ALEXANDER DILLYON, Theft > grand larceny, 29th June 1785.

Reference Number: t17850629-30
Offence: Theft > grand larceny
Verdict: Not Guilty
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637. ALEXANDER DILLYON was indicted for feloniously stealing, on the 18th of May last, one iron anvil, value 20 s. the property of Edward Smith .


I live in Clerkenwell, I lost an iron anvil the 18th of May last, out of the shop that I work in, it was taken away in the night, it was past nine when I was in the shop, I locked up the doors and it was gone, in the morning I found it.

- WILMOT sworn.

The prisoner ordered this anvil to be brought to my master's, Thomas Marsh , No. 2, King-street, for sale; on the 25th of May the prisoner offered it for sale, it was not sold , I stopped it, I knew it to be stolen, for I appraised the prisoner into the shop; the prisoner said, he sold it for himself, and then I took him to the constable.

Mr. Peatt, Prisoner's Council. Did he say anything to you about a man having

employed him about this anvil ? - He might say something.

But did he? - Yes.

What was that? - He said a man gave him that anvil to part with, it has never been out of my custody, but since I have had it here it has been in the custody of others at the public house.


My master Thomas Smith called me from work, to go into Black-horse-court, Fleet-street, No. 10, up one pair of stairs, that there was the anvil I missed from the shop; I went there and the prisoner opened the door, and he and another man helped me with the anvil, and he and another man came along with me.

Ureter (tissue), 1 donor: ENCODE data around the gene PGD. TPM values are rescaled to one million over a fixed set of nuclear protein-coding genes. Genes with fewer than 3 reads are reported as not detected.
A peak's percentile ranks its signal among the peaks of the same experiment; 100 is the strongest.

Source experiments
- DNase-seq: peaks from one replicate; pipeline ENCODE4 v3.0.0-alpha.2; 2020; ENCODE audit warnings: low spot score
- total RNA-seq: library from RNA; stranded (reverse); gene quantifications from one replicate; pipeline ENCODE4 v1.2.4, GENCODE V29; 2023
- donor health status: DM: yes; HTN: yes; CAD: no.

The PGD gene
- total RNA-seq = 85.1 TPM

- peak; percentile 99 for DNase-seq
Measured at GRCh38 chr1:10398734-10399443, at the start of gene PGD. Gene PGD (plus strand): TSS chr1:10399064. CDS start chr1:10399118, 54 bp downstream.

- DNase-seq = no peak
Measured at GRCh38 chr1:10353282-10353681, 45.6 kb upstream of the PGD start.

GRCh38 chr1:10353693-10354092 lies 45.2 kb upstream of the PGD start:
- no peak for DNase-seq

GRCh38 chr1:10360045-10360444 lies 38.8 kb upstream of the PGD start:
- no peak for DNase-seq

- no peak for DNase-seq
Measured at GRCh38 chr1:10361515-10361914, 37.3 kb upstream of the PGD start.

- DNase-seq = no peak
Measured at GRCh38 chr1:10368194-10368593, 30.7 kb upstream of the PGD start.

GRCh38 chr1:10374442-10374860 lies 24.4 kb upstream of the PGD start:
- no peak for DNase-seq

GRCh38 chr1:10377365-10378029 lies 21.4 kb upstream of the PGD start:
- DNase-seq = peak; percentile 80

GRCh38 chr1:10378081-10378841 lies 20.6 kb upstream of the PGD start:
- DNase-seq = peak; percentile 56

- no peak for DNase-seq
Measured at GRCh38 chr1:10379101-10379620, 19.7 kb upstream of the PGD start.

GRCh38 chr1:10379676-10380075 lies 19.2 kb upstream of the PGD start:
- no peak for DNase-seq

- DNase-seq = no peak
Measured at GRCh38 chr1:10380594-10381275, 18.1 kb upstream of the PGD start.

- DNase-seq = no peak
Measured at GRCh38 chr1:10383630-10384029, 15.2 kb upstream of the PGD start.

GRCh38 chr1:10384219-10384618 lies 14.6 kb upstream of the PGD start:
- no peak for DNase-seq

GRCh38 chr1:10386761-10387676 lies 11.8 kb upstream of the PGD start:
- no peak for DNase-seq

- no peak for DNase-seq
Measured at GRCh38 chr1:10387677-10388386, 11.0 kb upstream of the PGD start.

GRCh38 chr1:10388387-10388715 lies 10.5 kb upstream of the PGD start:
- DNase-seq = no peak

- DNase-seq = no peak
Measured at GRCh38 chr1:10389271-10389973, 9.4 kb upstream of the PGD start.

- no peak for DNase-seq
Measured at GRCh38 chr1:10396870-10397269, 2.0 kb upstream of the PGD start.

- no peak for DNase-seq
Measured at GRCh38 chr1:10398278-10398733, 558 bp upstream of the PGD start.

I was going to Wapping, and met a young man, and we went to a public house, he said, he had something that would suit me in my way; I asked him what it was, he said; it was an anvil, I told him I was not in business for myself, he asked me to sell it for him, and so he sent me to Black-horse-court; I went there, and there was the anvil, and I went to that man's master to sell it, and they stopped me, and asked me whether it was mine, and I said it was, because it was in my charge; I did not stay till the man came, which I told them would be there at seven o'clock, and the man made off.


Do you know anything about a man's calling respecting this anvil? - Yes, a man asked me if I knew Dillyon, I told him I did, by calling at my father's, and he said, he had brought that anvil for Dillyon to keep it till he called; Dillyon did call, the man in the evening called about four or five for the money, I do not know the man, he called after the prisoner was taken up, I told him he was taken up, he said, he knew where it was, he would go to the prisoner, I never saw him afterwards; I have known the prisoner these two years, he is a very honest young man, and attentive to his business, I never heard anything against him, he kept very good hours.

The prisoner called three more witnesses who all gave him a very good character.


Tried by the first Middlesex Jury before Mr. Justice BULLER.

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